APPEAL from a judgment of the Superior Court of Madera County and from an order denying a new trial. W. M. Conley, Judge.
Searles & Child, for Appellant.
Francis A. Fee, for Respondent.
JUDGES: Belcher, C. Britt, C., and Chipman, C., concurred. Harrison, J., Garoutte, J., Van Fleet, J.
This is an action to recover the possession or value of six hundred and ten sacks of barley, which were levied upon and sold by the defendant, as constable, to satisfy a judgment against one W. E. Davis, the husband of plaintiff. The plaintiff claims that the said barley was her separate property, and as such was not liable for the debts of her husband. The defendant denies that the barley was the separate property of the plaintiff and alleges that it was the community property of herself and husband.
The case was tried by the court without a jury, and the findings and judgment were in favor of the defendant. From that judgment and an order denying a new trial the plaintiff appeals.
The only question presented is, Was the finding that the barley was community property justified by the evidence?
Mr. and Mrs. Davis were married in 1892, and thereafter, up to the time of the trial, continued to live together as husband and wife. At the time of the marriage Mrs. Davis had no property, real or personal. In 1894 Mr. Davis was insolvent, and in the fall of that year Mrs. Davis thought she would engage in some farming business in her own name. To that end she leased certain land and bought seed barley of a Mr. Scheffing to plant upon it, for the price of which she gave him her promissory note. The seed barley was planted, and in June, 1895, the crop was harvested, the six hundred and ten sacks in controversy being a part of that crop.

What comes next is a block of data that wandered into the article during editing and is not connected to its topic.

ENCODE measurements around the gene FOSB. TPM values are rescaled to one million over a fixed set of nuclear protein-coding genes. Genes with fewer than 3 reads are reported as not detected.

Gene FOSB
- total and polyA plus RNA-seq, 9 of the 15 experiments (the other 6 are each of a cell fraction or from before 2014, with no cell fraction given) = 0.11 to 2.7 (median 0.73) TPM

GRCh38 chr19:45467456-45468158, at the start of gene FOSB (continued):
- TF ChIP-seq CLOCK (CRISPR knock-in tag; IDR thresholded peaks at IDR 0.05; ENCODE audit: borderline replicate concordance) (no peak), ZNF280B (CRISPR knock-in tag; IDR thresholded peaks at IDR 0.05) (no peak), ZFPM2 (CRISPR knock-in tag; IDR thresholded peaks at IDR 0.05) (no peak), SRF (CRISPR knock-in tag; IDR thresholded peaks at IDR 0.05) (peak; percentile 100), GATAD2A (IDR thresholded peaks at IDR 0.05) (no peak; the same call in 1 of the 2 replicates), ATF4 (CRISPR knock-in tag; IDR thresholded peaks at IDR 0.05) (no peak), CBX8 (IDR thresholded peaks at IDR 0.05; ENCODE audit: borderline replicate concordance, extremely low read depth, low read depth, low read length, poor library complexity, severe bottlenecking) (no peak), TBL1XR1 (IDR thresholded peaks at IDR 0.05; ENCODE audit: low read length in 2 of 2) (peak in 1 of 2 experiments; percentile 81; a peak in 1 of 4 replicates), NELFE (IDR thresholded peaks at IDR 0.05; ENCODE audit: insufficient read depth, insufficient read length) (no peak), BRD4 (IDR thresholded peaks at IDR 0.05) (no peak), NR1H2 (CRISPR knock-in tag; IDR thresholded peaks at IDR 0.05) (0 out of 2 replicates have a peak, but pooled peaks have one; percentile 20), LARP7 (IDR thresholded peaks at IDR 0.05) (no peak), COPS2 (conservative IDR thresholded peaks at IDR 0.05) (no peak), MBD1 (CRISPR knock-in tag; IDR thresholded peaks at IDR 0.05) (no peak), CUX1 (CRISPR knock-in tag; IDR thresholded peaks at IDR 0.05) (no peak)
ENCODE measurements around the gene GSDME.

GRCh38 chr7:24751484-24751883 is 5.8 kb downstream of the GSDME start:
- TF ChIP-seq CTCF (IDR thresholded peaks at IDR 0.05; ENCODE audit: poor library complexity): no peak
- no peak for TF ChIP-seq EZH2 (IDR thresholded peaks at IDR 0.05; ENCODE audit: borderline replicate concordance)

Mrs. Davis, as a witness in her own behalf, testified: "Mr. Davis and Mr. Scheffing did the work in planting the crop under my direction. Mr. Davis bought the seed grain for me, under my direction, from Mr. Scheffing. I have not paid for it; I gave Mr. Scheffing my note for it in the amount of two hundred and fifty dollars; I signed and delivered the note to Mr. Scheffing in payment for the seed which I bought from him; the seed for which I gave my note is the same seed that was planted on the land referred to; the note has not yet been paid; Mr. Healy and Mr. Dyer harvested the crop. I agreed to pay them, but have not done so yet.. .. I planted the barley because Mr. Davis intended to go away, and he and I talked it over and we both thought I had better have it in my own name, and he told me to do just as I pleased about it; there was other barley harvested, besides this six hundred and ten sacks, which I sold; I took the funds and used them as my own money; there were about twelve hundred sacks raised in the entire crop, and one-fifth went for rent; there were somewhere near three hundred sack s which I disposed of by sale myself; I used [55 P. 10] the money realized from the barley sold; I used it in the house for living.. .. . I had Mr. Davis help put this barley in; he and Mr. Scheffing did the work; my husband did the work in the field and I did the work in the house,. .. . all these acts which Mr. Davis performed I had him do; I authorized him to act as my agent in all these matters." The above is in substance all the evidence on which appellant's claim, that the crop of barley raised was her separate property, is based. And in support of this claim the case of Wren v. Wren , 100 Cal. 276, 38 Am. St. Rep. 287, is cited and relied upon.